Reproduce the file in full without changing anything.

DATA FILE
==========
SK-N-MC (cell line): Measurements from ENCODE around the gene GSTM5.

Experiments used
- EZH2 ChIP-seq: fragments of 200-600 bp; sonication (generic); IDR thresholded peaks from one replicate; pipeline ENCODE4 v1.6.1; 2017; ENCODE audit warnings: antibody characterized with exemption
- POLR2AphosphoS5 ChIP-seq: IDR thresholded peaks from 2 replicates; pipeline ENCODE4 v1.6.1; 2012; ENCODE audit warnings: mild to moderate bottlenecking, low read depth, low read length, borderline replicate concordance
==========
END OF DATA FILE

SK-N-MC (cell line): Measurements from ENCODE around the gene GSTM5.

Experiments used
- EZH2 ChIP-seq: fragments of 200-600 bp; sonication (generic); IDR thresholded peaks from one replicate; pipeline ENCODE4 v1.6.1; 2017; ENCODE audit warnings: antibody characterized with exemption
- POLR2AphosphoS5 ChIP-seq: IDR thresholded peaks from 2 replicates; pipeline ENCODE4 v1.6.1; 2012; ENCODE audit warnings: mild to moderate bottlenecking, low read depth, low read length, borderline replicate concordance